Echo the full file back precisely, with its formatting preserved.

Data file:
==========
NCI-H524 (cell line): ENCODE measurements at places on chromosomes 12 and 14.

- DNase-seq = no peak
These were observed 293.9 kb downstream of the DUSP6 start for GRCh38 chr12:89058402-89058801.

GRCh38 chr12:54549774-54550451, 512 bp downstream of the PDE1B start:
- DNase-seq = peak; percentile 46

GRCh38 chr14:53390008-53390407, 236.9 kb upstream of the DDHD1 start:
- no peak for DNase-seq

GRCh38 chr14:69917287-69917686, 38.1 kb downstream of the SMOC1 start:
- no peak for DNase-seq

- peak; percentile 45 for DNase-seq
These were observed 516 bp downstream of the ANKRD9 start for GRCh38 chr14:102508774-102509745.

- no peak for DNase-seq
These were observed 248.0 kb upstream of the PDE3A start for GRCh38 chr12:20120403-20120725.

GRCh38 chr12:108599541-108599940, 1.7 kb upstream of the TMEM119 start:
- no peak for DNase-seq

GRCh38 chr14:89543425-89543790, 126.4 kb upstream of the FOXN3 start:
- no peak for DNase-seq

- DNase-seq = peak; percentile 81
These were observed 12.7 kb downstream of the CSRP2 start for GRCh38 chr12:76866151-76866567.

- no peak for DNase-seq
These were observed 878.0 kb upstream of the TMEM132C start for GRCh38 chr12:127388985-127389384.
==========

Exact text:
NCI-H524 (cell line): ENCODE measurements at places on chromosomes 12 and 14.

- DNase-seq = no peak
These were observed 293.9 kb downstream of the DUSP6 start for GRCh38 chr12:89058402-89058801.

GRCh38 chr12:54549774-54550451, 512 bp downstream of the PDE1B start:
- DNase-seq = peak; percentile 46

GRCh38 chr14:53390008-53390407, 236.9 kb upstream of the DDHD1 start:
- no peak for DNase-seq

GRCh38 chr14:69917287-69917686, 38.1 kb downstream of the SMOC1 start:
- no peak for DNase-seq

- peak; percentile 45 for DNase-seq
These were observed 516 bp downstream of the ANKRD9 start for GRCh38 chr14:102508774-102509745.

- no peak for DNase-seq
These were observed 248.0 kb upstream of the PDE3A start for GRCh38 chr12:20120403-20120725.

GRCh38 chr12:108599541-108599940, 1.7 kb upstream of the TMEM119 start:
- no peak for DNase-seq

GRCh38 chr14:89543425-89543790, 126.4 kb upstream of the FOXN3 start:
- no peak for DNase-seq

- DNase-seq = peak; percentile 81
These were observed 12.7 kb downstream of the CSRP2 start for GRCh38 chr12:76866151-76866567.

- no peak for DNase-seq
These were observed 878.0 kb upstream of the TMEM132C start for GRCh38 chr12:127388985-127389384.